“The idea was not just to do an archaeological dig of what Kingswood looked like in the past but what it looks like

the story of the paralysed man, he noted that the paralysed man had “excellent friends” because they brought him to Jesus; that the man’s greatest need – and ours – is not healing but forgiveness; and that Jesus had, and has, the authority to forgive sins.

Archbishop Raffel then noted that, throughout its history, the members at Kingswood had “sought to be excellent friends in this community, seeking in every way they could to being their friends to Jesus”.

Those proclaiming and living out the message of hope in Christ since 1898 were “not perfect people, not holier-thanthou people, [but] people who know the forgiveness and love of Christ and want to make his love known to others in every possible way – seeking to proclaim the message of freedom and forgiveness in Jesus and to bring help and hope in Jesus’ name to anyone and everyone in this district”.

Birthday party: Kingswood parishioners cut the cake with Bishop Gary Koo. Kingswood celebrates 125 years.
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Understanding the key to living a life of faith

What characterises a life of faith? That’s the heart of former Archbishop Peter Jensen’s latest book – a work he makes clear is not all his own doing. Instead, The Life of Faith contains summaries of the rich thinking and exploration by great theologians and authors who came before.

Why did he do this? At the book’s launch at Moore College, Dr Jensen explained that, when watching past students take notes in his Doctrine 1 lectures, he noticed something odd about what they were jotting down.

“What they wrote bore little resemblance to what [I was] saying,” Dr Jensen said with a

laugh. “I thought, ‘No, I’ll write down for them what they ought to write down!’ So I created a whole set of doctrine notes and said, ‘Now study those and you’ll pass your exams. Let’s have some fun [in class] instead’.”

This freed him up to use lectures to explore doctrine in other ways, such as through poetry, children’s books, dressing up, and engaging in healthy debates. The intention was always to allow the students, and now readers of the book, to discover the joys of doctrine – as Dr Jensen considers a thorough understanding of doctrine key to establishing a solid faith foundation.

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“Doctrine 1 is the most important course in the college,” he said. “It does provide the beginner an overview, giving you a Christian worldview… which enables you to understand the parts and how they fit together. It’s extraordinarily important.”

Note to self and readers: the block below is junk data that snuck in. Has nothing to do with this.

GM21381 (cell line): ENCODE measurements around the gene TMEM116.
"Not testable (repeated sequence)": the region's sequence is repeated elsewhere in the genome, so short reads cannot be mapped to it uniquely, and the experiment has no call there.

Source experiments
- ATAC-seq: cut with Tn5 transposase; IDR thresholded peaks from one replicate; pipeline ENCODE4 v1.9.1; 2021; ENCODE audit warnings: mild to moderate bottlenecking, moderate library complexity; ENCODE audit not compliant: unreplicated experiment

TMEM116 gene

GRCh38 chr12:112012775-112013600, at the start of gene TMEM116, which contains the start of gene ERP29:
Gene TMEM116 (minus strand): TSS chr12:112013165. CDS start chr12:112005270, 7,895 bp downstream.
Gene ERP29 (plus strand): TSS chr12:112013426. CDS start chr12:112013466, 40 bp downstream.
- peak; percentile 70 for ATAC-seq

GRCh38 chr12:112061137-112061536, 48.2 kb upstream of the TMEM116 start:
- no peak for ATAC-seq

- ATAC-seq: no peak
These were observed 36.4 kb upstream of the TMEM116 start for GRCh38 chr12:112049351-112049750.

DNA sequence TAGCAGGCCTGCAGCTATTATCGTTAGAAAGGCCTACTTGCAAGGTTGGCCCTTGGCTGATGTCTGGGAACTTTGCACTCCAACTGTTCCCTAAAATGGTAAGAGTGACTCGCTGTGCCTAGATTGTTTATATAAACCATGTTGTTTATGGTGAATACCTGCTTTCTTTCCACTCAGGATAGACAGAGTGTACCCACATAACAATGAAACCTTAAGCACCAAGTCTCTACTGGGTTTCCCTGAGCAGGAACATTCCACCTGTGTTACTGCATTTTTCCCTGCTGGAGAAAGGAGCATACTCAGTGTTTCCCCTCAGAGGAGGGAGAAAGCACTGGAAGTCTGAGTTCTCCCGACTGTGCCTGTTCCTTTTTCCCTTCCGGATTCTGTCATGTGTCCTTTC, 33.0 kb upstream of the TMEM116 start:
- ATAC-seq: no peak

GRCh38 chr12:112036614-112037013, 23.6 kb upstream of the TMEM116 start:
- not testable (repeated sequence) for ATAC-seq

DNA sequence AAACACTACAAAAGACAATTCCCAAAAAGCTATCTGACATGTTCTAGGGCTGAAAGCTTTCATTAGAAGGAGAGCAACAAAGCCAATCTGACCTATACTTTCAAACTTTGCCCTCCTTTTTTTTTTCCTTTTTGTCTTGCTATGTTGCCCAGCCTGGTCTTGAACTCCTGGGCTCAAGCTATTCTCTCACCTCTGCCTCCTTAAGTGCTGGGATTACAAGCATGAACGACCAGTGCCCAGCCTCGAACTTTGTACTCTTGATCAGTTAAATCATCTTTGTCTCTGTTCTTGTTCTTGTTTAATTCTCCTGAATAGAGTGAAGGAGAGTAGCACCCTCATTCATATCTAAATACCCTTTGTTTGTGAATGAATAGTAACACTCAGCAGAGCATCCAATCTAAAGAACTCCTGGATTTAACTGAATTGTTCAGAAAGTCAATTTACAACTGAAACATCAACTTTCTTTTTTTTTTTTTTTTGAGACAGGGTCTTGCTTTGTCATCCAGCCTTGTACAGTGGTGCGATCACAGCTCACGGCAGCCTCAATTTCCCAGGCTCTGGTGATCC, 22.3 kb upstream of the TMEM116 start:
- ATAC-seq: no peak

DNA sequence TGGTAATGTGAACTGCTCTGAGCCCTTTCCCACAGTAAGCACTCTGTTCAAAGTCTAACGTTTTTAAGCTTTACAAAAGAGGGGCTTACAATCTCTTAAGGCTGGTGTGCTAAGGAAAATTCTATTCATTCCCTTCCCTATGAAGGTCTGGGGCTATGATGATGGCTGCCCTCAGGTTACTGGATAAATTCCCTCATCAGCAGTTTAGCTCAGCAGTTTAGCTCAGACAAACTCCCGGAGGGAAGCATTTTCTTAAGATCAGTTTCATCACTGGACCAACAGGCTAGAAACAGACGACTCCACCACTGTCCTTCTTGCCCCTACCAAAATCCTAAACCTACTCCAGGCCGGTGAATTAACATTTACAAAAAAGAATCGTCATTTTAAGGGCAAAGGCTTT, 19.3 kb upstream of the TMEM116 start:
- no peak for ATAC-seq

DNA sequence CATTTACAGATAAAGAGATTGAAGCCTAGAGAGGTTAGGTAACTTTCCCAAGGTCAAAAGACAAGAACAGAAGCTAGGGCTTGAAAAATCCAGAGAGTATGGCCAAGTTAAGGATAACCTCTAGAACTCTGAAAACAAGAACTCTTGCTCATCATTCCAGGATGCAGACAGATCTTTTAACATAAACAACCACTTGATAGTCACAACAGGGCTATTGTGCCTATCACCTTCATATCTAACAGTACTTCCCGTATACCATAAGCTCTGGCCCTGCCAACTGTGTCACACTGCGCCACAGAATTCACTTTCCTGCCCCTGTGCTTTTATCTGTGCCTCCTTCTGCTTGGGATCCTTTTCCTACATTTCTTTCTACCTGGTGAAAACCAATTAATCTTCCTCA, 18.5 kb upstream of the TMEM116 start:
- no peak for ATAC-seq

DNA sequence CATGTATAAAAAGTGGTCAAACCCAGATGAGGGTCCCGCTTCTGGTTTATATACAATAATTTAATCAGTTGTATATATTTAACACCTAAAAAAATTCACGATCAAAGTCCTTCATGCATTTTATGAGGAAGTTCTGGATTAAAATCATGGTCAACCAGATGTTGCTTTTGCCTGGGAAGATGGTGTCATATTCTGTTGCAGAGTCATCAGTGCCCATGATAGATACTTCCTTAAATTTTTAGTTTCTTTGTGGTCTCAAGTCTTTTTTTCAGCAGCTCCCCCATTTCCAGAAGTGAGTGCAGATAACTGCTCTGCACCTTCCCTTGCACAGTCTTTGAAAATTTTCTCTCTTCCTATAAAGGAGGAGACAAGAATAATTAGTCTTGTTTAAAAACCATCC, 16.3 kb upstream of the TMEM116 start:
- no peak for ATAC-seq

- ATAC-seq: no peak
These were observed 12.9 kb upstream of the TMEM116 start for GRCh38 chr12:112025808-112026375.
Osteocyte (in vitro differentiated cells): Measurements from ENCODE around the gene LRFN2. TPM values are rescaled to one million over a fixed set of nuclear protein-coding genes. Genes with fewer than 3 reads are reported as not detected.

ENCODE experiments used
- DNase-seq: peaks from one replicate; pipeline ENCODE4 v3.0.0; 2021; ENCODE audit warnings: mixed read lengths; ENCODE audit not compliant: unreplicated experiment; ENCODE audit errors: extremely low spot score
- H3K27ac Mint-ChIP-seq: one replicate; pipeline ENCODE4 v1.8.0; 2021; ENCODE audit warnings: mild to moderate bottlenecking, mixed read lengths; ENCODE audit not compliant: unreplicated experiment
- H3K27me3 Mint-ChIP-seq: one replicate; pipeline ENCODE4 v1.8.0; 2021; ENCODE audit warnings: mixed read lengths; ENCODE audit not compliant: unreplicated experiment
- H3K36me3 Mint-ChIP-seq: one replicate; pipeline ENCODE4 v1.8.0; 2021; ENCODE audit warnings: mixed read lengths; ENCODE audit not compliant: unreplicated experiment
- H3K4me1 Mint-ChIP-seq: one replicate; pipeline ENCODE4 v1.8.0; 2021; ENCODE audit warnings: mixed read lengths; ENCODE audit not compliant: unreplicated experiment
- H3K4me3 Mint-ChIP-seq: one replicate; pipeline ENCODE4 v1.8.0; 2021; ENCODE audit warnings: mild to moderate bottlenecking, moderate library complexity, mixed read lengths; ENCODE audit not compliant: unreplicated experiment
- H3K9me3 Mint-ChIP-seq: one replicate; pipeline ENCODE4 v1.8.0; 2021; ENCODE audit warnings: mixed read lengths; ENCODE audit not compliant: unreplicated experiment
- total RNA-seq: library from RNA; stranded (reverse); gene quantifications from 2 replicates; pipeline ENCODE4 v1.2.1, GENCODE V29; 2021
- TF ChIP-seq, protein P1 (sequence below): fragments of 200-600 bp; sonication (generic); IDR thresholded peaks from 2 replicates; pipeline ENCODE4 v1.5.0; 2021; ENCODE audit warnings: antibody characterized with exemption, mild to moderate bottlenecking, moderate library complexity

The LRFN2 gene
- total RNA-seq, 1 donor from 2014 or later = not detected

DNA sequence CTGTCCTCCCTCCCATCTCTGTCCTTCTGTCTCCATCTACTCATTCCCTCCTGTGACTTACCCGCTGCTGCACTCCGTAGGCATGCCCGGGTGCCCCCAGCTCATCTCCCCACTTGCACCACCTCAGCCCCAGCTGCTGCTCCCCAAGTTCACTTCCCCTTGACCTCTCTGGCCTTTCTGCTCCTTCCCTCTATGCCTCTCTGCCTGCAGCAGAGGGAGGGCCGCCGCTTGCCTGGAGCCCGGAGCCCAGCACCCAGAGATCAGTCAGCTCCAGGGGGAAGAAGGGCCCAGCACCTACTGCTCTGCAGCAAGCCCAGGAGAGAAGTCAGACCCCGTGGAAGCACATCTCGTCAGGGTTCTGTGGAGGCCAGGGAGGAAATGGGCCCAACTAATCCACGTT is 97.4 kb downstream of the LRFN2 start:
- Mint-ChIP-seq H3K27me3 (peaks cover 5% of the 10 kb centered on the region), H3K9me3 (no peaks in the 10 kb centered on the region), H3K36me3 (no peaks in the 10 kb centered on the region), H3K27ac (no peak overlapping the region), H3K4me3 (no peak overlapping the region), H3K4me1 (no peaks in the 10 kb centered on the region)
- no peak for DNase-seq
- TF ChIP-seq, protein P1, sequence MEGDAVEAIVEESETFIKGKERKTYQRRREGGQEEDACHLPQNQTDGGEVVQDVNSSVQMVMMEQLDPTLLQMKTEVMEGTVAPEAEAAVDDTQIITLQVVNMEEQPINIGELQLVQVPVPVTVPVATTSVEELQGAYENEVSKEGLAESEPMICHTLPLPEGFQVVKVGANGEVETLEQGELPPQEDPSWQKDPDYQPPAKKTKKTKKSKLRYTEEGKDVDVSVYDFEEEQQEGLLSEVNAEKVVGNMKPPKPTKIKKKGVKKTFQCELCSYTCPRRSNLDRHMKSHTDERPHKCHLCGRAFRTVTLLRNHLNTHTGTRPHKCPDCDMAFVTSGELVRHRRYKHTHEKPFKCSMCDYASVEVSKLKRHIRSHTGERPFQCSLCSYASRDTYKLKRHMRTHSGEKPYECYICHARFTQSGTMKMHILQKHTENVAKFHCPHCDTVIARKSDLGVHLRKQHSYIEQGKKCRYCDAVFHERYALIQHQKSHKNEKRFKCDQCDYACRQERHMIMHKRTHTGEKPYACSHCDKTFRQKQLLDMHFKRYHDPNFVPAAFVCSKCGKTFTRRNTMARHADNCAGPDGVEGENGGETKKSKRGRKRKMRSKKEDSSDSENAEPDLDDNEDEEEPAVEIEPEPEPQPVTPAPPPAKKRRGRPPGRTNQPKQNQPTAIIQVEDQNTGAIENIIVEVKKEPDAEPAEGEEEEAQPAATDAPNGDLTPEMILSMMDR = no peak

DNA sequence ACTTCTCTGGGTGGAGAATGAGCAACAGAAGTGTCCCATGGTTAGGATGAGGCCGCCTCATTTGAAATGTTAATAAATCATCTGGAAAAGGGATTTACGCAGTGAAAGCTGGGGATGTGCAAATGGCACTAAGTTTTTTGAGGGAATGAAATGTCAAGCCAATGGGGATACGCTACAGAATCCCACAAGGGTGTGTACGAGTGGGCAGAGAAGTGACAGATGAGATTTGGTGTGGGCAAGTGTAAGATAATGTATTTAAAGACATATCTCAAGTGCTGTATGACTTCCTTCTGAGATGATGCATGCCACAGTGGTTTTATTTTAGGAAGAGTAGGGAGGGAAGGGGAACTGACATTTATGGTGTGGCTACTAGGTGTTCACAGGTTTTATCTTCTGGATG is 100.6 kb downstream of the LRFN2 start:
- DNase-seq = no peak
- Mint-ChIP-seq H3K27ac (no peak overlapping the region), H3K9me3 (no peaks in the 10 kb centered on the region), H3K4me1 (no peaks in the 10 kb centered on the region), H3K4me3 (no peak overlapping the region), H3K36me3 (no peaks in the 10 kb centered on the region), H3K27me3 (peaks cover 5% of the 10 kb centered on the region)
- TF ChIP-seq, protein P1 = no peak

The book would not have come about without Dr Jensen’s unique approach to imparting doctrine knowledge to students, one of whom is our current archbishop, Kanishka Raffel –who said at the launch that when he started college his knowledge was limited.

“I had been a Christian for only six years,” he recalled. “I did not have a Christian family, I had not grown up going to church... I was well discipled by my local church and my pastor, but I was still a very young Christian and when

it came to systematic theology, I was a complete novice.

“The genius and gift of this book… is that it begins and proceeds and ends with a firm commitment to the idea that God makes himself known in the gospel of Jesus Christ... All else –humanity, salvation, the church and the last things – flow from the central and primary truth of the gospel: Jesus Christ is Lord.”

Dr Jensen’s desire for The Life of Faith is that it would help people encounter truths that inspire a lifelong worship of God. “My aim as [Moore College] principal was to shape people better than me,” he said. “To show the central importance of the knowledge of God, that we know him and worship him – and [that] our fellowship together is one where we know him, worship him and serve him.” SC

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The joys of doctrine: Dr Jensen shares a laugh as he signs his new book.
How bad lecture notes inspired former Archbishop Jensen’s new book.
16 SouthernCross May–June 2023

Why GAFCON matters

I’m travelling in Tanzania at the moment and am aware that many in Australia will have heard of the happenings at GAFCON in Kigali, but may not be fully aware of what led to this point and just how significant this is for our fellowship with Anglicans around the world. So let me share some of the testimony I gave to the conference about why GAFCON matters. It was not a complete history and so I apologise for any incorrect or missing elements. But I spoke as a person who had the great privilege of attending GAFCON 2008 in Jerusalem when I was a rector in a Western Australian parish in the Diocese of Perth – a diocese self-described at that time as a liberal and progressive diocese.